These two 8“ x 11“ album books are best taken as a combined dose of difficult reality and escapist fantasy. Vertigo (a text-and-picture combination) demolishes the traditional city guide that comforted earlier generations; Underground re-ignites the sexual fantasies that parents hoped their children never had. Readers should brace themselves and hold tight for the ride.
In driven, pulsing prose that rollercoasts from paean to panegyric, from dithyramb to threnody, Barber leads readers through a dozen Tokyo districts, juxtaposing the populations’ frenetic contemporary mass activity against vignettes of past denizens—lost, lonely, or simply surviving.
This is not a celebration of the artistic or architectural past (as Paris or Florence would demand): readers are thrust into the pulsating, neon-lit intensity of street life, into urbanscapes menaced by overhead highways, towering office blocks, and ceaseless traffic, wondering whether they can survive an unparalleled assault on the senses.
Two themes punctuate the uneasy journey. The first is references to the city- and life-shaping force of the earthquake of 1923, the horrendous firebombing of 1945, and the city’s explosion into an instant megalopolis in the 1960s; the second is the representation of the changed city in recent and contemporary art, film, and photography. These themes, and the pervasive, urgent sexuality that beats relentlessly in this city of seething activity, drive the second half of Tokyo Vertigo.
The book takes excursions into aspects of the Tokyo experience—visual, aural, pictorial, media—rather than to area walkabouts. Overall, Barber brilliantly captures Tokyo’s intensity and nervous energy, its hyperactive efforts to meet every passing consumer whim, and the sense of a historic human culture being overwhelmed by the city’s myriad impersonal forces. The exhausted salaryman and the thrill-seeking teenager are surely its twin images.
In Tokyo Sex Underground, Slocombe (often using models) documents his interest in the city’s sex industry, with its twin specialties of bondage and fetishism. His ninety full-page black-and-white photographs range from the faux-innocent naturalistic through the healthily erotic to the artfully kinky. Bobby-soxed schoolgirls, demurely costumed nurses, intricately roped and trussed young women, and (the specialty offering) the bandaged and the braced, gaze out invitingly at the reader. Young women decorating beds run from the pre-simmering passively coy to the post-arousal actively twitching.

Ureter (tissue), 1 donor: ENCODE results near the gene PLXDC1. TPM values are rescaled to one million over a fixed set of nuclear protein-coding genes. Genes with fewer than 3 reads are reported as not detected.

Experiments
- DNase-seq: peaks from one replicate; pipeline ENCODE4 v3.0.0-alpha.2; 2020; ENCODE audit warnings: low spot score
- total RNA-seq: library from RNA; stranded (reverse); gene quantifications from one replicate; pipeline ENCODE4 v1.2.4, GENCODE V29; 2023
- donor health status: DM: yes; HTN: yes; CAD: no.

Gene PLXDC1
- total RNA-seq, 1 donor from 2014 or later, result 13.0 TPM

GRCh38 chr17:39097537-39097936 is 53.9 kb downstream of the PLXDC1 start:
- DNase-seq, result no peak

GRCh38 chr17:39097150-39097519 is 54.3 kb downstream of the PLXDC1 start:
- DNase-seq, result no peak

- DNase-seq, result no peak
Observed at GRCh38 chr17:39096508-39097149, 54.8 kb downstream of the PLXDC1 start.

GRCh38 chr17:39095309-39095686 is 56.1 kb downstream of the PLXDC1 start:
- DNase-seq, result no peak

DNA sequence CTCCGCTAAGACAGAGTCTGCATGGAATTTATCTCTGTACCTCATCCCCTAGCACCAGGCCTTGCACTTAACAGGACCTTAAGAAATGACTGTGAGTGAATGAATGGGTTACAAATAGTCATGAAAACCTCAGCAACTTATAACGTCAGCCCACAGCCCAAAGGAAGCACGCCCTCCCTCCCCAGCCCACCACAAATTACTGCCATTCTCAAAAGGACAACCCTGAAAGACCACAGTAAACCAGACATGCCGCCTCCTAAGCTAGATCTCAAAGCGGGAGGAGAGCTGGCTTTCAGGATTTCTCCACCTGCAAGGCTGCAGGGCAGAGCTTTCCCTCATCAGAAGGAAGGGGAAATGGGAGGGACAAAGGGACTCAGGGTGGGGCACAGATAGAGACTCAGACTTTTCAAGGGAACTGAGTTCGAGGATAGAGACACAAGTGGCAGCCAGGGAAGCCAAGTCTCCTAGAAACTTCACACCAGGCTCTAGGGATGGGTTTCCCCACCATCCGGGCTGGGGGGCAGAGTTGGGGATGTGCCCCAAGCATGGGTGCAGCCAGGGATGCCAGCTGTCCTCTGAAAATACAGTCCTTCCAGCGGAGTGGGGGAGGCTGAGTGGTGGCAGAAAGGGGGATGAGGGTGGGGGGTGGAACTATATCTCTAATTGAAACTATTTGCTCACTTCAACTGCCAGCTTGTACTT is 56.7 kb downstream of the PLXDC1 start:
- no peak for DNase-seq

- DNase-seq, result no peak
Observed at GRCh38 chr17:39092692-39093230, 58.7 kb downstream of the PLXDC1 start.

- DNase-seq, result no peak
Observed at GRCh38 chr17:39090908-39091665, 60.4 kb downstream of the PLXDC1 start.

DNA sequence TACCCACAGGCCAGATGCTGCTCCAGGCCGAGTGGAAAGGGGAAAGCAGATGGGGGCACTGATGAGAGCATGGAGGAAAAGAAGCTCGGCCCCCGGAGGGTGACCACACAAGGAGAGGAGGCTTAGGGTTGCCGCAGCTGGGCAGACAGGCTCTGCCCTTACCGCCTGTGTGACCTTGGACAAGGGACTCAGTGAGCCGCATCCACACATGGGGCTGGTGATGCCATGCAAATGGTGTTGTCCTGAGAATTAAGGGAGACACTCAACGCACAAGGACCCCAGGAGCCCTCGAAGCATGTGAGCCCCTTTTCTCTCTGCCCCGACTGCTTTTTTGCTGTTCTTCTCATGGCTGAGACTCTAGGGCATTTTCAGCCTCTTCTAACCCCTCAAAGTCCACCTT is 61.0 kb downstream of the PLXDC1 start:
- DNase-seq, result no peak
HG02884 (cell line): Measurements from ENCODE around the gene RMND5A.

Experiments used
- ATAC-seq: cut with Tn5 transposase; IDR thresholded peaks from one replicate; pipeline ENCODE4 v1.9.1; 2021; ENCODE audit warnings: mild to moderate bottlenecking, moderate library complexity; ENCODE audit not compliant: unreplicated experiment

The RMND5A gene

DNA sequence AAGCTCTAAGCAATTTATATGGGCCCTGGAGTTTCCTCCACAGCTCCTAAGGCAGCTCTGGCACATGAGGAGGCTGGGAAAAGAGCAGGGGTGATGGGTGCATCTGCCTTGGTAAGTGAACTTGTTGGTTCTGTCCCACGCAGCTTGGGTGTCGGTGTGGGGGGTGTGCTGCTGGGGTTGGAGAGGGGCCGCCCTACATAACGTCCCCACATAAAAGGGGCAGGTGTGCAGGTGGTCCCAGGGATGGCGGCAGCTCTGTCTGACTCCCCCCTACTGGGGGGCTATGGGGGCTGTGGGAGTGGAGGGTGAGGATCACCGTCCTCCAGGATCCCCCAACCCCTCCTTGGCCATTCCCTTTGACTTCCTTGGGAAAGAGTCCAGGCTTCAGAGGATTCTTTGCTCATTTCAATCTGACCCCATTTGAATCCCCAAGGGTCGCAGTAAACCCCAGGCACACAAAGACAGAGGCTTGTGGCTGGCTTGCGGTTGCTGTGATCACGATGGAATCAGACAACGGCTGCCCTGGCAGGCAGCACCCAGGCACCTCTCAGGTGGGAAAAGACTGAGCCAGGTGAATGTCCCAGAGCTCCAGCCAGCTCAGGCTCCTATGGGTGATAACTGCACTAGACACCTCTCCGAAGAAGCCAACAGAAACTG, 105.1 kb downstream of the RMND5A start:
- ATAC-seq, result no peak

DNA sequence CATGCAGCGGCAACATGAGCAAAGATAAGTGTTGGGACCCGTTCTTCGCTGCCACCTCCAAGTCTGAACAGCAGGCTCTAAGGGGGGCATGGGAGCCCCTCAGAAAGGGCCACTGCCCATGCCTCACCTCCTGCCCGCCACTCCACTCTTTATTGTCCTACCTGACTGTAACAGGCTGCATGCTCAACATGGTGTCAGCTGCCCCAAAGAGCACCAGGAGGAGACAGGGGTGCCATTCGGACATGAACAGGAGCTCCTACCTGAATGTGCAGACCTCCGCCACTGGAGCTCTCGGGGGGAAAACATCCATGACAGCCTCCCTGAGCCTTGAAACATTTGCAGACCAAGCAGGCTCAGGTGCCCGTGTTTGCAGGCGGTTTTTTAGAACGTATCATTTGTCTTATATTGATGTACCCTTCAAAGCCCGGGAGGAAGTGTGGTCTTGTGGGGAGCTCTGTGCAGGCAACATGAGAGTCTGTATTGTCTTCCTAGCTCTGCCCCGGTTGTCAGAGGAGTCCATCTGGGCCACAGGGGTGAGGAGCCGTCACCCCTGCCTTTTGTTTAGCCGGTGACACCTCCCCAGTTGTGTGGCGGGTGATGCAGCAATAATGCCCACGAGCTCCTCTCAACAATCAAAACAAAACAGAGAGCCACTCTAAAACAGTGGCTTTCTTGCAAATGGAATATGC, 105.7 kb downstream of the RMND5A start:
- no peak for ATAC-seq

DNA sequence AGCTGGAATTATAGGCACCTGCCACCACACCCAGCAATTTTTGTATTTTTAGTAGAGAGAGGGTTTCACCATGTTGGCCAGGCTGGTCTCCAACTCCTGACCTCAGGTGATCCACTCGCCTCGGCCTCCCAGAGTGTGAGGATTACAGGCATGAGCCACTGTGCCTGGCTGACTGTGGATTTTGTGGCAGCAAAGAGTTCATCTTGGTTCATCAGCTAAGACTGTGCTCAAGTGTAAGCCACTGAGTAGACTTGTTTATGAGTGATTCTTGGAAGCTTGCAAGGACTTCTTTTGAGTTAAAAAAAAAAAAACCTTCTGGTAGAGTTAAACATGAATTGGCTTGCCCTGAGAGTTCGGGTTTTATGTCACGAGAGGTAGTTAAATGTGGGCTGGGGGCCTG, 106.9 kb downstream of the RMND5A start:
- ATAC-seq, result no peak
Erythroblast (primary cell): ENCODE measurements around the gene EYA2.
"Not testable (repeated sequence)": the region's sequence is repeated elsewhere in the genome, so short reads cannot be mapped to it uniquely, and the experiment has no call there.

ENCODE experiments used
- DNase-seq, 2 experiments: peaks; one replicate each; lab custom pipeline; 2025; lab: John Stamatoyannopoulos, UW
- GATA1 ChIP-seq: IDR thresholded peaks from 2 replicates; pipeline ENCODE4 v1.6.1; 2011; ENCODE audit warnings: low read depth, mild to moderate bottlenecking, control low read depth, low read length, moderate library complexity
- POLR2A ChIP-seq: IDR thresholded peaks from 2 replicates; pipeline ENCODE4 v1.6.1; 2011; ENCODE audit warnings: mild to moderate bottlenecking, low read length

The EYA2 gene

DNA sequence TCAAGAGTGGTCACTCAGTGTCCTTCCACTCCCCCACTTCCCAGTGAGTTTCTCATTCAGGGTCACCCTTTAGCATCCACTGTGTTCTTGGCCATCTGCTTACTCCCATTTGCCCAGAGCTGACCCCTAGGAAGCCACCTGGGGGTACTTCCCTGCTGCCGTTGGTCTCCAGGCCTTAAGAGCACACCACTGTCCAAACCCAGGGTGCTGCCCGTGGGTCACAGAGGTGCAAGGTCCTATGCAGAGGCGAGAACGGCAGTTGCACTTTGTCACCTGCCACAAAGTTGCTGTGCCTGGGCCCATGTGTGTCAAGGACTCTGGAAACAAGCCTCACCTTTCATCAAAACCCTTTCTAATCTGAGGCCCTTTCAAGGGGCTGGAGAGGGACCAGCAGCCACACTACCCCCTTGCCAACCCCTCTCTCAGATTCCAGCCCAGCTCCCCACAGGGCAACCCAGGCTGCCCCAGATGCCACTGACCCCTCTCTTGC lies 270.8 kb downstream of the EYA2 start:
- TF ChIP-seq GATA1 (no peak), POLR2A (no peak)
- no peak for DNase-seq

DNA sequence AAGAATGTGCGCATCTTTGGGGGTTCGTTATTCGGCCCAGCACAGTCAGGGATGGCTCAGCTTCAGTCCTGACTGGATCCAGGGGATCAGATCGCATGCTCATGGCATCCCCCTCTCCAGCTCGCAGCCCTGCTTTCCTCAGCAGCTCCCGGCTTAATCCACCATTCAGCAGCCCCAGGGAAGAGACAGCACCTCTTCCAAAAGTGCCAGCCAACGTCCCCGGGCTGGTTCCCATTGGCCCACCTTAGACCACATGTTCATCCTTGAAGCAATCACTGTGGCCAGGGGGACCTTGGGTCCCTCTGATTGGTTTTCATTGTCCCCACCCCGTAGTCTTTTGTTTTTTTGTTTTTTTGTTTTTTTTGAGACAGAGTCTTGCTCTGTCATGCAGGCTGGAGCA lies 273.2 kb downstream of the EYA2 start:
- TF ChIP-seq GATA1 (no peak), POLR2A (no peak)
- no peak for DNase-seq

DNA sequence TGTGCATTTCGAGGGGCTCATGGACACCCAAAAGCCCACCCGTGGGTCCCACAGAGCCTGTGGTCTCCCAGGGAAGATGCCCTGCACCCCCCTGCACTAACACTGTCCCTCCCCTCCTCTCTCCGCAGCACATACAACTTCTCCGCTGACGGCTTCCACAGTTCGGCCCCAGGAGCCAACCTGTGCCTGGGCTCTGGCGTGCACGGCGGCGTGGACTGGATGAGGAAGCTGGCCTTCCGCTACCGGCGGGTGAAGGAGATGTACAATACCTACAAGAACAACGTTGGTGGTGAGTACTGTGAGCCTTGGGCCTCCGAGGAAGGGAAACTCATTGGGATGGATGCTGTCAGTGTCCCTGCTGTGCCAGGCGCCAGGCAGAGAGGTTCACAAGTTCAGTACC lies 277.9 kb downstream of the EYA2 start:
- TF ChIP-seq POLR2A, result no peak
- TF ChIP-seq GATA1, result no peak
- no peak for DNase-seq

Reality, not whimsy, dominates. This is sex-as-industry, clearly implying that whatever item the purchaser selects from an extensive erotic menu, the offering will be distinctly impersonal, microwaved into instant warmth for immediate consumption—but lacking in real nourishment.
Separately and together these two books are disturbing. Both capture the rapid change that increasingly renders harsh realities, good for a half-decade until the next and harsher reality takes hold. Barber hints at a deeply impersonal city in which the restless, mechanistic present destroys the human past, an environment where residents survive rather than live. Slocombe’s photographs suggest that the female body has not only been commodified but is infinitely manipulatable, with customized models for every purchaser.
Both authors have impressive track records: Barber in biography (Edmund White; Antonin Artaud) and Slocombe as a photographer, filmmaker, and novelist. Both have won major public awards for their work. Their combined take on Tokyo, with its focus on the manic and the erotic, is powerful. Not a city for maiden aunts or the libidoless. The show goes on—on the streets, in the clubs, and in the rented rooms. Pay a mental fee; make an imaginative choice. (Tokyo Vertigo: April; Tokyo Sex Underground: July)
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